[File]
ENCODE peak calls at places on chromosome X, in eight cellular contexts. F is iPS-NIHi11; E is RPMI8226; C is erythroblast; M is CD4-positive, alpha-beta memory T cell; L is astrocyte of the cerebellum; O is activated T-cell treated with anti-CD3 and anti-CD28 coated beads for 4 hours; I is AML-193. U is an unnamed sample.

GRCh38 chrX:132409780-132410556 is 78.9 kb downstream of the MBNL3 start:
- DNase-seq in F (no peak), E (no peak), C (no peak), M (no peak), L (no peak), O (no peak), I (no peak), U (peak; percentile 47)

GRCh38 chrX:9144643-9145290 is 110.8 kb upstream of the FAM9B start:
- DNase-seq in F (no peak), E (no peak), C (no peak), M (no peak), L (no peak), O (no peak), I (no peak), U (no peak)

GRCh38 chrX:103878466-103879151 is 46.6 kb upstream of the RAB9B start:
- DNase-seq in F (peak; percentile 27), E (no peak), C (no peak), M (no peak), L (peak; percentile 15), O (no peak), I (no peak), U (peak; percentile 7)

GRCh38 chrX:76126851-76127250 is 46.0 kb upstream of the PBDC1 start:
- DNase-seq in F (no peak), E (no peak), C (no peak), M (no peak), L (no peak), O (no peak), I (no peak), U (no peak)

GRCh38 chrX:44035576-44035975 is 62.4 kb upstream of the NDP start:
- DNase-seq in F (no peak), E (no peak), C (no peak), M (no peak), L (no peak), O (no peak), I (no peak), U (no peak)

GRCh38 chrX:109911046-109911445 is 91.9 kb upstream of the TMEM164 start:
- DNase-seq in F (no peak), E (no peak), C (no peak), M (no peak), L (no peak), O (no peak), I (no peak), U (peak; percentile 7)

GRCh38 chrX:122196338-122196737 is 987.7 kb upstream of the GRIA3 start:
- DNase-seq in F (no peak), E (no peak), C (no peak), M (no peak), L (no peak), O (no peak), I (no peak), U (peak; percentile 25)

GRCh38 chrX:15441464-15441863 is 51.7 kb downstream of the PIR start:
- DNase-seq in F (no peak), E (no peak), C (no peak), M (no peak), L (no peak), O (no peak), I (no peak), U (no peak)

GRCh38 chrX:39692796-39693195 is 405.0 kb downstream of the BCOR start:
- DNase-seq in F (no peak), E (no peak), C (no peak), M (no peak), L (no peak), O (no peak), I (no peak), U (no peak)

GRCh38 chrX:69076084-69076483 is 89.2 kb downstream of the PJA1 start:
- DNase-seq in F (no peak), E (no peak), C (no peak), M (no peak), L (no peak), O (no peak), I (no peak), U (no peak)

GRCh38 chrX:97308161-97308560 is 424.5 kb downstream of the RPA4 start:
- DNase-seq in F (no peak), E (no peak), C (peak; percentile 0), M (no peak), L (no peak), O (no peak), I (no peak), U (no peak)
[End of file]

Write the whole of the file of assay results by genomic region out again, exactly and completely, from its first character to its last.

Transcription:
ENCODE peak calls at places on chromosome X, in eight cellular contexts. F is iPS-NIHi11; E is RPMI8226; C is erythroblast; M is CD4-positive, alpha-beta memory T cell; L is astrocyte of the cerebellum; O is activated T-cell treated with anti-CD3 and anti-CD28 coated beads for 4 hours; I is AML-193. U is an unnamed sample.

GRCh38 chrX:132409780-132410556 is 78.9 kb downstream of the MBNL3 start:
- DNase-seq in F (no peak), E (no peak), C (no peak), M (no peak), L (no peak), O (no peak), I (no peak), U (peak; percentile 47)

GRCh38 chrX:9144643-9145290 is 110.8 kb upstream of the FAM9B start:
- DNase-seq in F (no peak), E (no peak), C (no peak), M (no peak), L (no peak), O (no peak), I (no peak), U (no peak)

GRCh38 chrX:103878466-103879151 is 46.6 kb upstream of the RAB9B start:
- DNase-seq in F (peak; percentile 27), E (no peak), C (no peak), M (no peak), L (peak; percentile 15), O (no peak), I (no peak), U (peak; percentile 7)

GRCh38 chrX:76126851-76127250 is 46.0 kb upstream of the PBDC1 start:
- DNase-seq in F (no peak), E (no peak), C (no peak), M (no peak), L (no peak), O (no peak), I (no peak), U (no peak)

GRCh38 chrX:44035576-44035975 is 62.4 kb upstream of the NDP start:
- DNase-seq in F (no peak), E (no peak), C (no peak), M (no peak), L (no peak), O (no peak), I (no peak), U (no peak)

GRCh38 chrX:109911046-109911445 is 91.9 kb upstream of the TMEM164 start:
- DNase-seq in F (no peak), E (no peak), C (no peak), M (no peak), L (no peak), O (no peak), I (no peak), U (peak; percentile 7)

GRCh38 chrX:122196338-122196737 is 987.7 kb upstream of the GRIA3 start:
- DNase-seq in F (no peak), E (no peak), C (no peak), M (no peak), L (no peak), O (no peak), I (no peak), U (peak; percentile 25)

GRCh38 chrX:15441464-15441863 is 51.7 kb downstream of the PIR start:
- DNase-seq in F (no peak), E (no peak), C (no peak), M (no peak), L (no peak), O (no peak), I (no peak), U (no peak)

GRCh38 chrX:39692796-39693195 is 405.0 kb downstream of the BCOR start:
- DNase-seq in F (no peak), E (no peak), C (no peak), M (no peak), L (no peak), O (no peak), I (no peak), U (no peak)

GRCh38 chrX:69076084-69076483 is 89.2 kb downstream of the PJA1 start:
- DNase-seq in F (no peak), E (no peak), C (no peak), M (no peak), L (no peak), O (no peak), I (no peak), U (no peak)

GRCh38 chrX:97308161-97308560 is 424.5 kb downstream of the RPA4 start:
- DNase-seq in F (no peak), E (no peak), C (peak; percentile 0), M (no peak), L (no peak), O (no peak), I (no peak), U (no peak)